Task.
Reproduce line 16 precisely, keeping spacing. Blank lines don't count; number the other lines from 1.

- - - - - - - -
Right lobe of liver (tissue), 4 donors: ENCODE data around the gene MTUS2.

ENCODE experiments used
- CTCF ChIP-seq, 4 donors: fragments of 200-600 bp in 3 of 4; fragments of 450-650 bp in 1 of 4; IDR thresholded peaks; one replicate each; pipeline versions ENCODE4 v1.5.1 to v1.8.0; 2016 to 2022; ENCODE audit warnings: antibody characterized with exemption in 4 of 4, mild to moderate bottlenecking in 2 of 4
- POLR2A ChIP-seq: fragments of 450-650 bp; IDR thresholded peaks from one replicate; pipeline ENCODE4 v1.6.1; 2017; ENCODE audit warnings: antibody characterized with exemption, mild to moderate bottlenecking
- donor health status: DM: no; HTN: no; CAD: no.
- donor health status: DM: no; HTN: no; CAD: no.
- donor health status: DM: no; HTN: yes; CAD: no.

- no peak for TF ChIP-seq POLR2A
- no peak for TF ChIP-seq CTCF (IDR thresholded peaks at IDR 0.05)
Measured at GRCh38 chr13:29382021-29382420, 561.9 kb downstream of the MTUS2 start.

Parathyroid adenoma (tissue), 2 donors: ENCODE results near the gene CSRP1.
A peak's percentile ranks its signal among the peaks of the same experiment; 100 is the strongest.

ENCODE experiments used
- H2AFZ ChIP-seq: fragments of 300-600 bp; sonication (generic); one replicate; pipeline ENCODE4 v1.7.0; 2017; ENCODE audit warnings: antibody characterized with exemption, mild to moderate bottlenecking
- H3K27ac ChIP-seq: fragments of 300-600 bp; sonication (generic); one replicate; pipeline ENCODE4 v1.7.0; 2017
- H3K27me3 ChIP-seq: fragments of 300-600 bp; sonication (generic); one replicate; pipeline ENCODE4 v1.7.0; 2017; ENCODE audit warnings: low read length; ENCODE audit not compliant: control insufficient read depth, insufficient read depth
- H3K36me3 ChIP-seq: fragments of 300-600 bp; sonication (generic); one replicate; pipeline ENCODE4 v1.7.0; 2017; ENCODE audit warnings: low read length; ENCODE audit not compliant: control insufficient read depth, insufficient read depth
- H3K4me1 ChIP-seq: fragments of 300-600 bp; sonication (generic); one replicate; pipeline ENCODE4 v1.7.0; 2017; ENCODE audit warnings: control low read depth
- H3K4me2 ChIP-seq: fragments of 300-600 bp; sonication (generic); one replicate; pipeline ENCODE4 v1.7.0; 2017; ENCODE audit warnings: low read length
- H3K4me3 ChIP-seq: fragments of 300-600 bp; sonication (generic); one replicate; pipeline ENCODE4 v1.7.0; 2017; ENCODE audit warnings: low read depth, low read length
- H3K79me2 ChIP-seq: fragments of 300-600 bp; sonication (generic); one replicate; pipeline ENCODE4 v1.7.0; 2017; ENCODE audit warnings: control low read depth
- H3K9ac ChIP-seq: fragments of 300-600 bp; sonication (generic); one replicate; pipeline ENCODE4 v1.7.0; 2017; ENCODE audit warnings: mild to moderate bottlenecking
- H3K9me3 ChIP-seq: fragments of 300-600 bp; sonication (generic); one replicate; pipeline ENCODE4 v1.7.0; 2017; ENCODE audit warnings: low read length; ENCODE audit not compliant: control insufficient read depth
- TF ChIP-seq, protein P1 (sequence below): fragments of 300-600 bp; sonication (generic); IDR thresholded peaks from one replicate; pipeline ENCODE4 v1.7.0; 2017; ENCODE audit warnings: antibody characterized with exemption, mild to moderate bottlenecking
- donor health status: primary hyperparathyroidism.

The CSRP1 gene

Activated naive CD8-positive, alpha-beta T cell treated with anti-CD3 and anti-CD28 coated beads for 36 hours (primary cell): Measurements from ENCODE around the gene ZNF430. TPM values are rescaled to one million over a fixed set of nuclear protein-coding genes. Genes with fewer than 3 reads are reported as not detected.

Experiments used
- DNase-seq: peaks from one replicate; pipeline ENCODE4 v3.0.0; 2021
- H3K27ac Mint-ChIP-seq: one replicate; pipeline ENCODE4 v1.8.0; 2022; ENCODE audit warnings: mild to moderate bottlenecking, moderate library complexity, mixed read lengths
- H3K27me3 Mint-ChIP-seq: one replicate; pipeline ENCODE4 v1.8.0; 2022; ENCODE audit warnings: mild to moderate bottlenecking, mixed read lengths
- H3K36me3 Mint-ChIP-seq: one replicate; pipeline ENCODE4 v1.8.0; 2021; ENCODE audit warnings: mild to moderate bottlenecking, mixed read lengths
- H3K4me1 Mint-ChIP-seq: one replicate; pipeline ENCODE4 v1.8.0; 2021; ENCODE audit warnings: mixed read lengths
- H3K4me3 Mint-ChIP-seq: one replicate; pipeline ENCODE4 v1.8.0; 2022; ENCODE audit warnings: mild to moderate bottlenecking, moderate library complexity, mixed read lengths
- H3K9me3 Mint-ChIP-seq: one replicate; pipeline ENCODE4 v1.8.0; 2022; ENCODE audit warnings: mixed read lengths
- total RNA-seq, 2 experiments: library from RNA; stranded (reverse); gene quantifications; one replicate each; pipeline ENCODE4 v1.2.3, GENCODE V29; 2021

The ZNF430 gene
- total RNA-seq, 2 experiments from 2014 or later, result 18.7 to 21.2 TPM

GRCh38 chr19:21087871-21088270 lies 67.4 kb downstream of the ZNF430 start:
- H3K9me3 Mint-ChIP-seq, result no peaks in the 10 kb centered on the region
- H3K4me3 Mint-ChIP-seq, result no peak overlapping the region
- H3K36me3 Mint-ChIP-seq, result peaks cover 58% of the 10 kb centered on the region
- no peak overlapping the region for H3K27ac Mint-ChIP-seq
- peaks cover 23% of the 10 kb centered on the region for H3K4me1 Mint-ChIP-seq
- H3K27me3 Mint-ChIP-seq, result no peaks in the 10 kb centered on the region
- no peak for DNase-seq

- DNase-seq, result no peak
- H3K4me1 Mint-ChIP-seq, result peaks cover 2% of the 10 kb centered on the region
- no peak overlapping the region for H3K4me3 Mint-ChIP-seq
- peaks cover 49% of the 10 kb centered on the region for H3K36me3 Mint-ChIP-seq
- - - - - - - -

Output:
- H3K27me3 ChIP-seq: fragments of 300-600 bp; sonication (generic); one replicate; pipeline ENCODE4 v1.7.0; 2017; ENCODE audit warnings: low read length; ENCODE audit not compliant: control insufficient read depth, insufficient read depth